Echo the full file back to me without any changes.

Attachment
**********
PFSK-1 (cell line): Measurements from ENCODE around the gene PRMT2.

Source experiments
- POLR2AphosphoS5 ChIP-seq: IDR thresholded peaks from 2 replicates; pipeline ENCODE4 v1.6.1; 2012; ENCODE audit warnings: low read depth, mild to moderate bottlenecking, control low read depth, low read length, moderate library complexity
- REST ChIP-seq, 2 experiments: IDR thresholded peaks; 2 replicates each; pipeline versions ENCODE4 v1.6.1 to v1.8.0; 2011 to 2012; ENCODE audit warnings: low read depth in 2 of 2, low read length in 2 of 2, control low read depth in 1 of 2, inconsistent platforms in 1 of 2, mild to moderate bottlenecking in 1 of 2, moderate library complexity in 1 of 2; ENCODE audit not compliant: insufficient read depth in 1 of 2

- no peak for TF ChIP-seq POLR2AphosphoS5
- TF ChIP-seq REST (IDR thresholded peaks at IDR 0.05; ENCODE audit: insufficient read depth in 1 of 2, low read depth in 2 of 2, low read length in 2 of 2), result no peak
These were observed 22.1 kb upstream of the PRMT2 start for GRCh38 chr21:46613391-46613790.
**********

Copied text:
PFSK-1 (cell line): Measurements from ENCODE around the gene PRMT2.

Source experiments
- POLR2AphosphoS5 ChIP-seq: IDR thresholded peaks from 2 replicates; pipeline ENCODE4 v1.6.1; 2012; ENCODE audit warnings: low read depth, mild to moderate bottlenecking, control low read depth, low read length, moderate library complexity
- REST ChIP-seq, 2 experiments: IDR thresholded peaks; 2 replicates each; pipeline versions ENCODE4 v1.6.1 to v1.8.0; 2011 to 2012; ENCODE audit warnings: low read depth in 2 of 2, low read length in 2 of 2, control low read depth in 1 of 2, inconsistent platforms in 1 of 2, mild to moderate bottlenecking in 1 of 2, moderate library complexity in 1 of 2; ENCODE audit not compliant: insufficient read depth in 1 of 2

- no peak for TF ChIP-seq POLR2AphosphoS5
- TF ChIP-seq REST (IDR thresholded peaks at IDR 0.05; ENCODE audit: insufficient read depth in 1 of 2, low read depth in 2 of 2, low read length in 2 of 2), result no peak
These were observed 22.1 kb upstream of the PRMT2 start for GRCh38 chr21:46613391-46613790.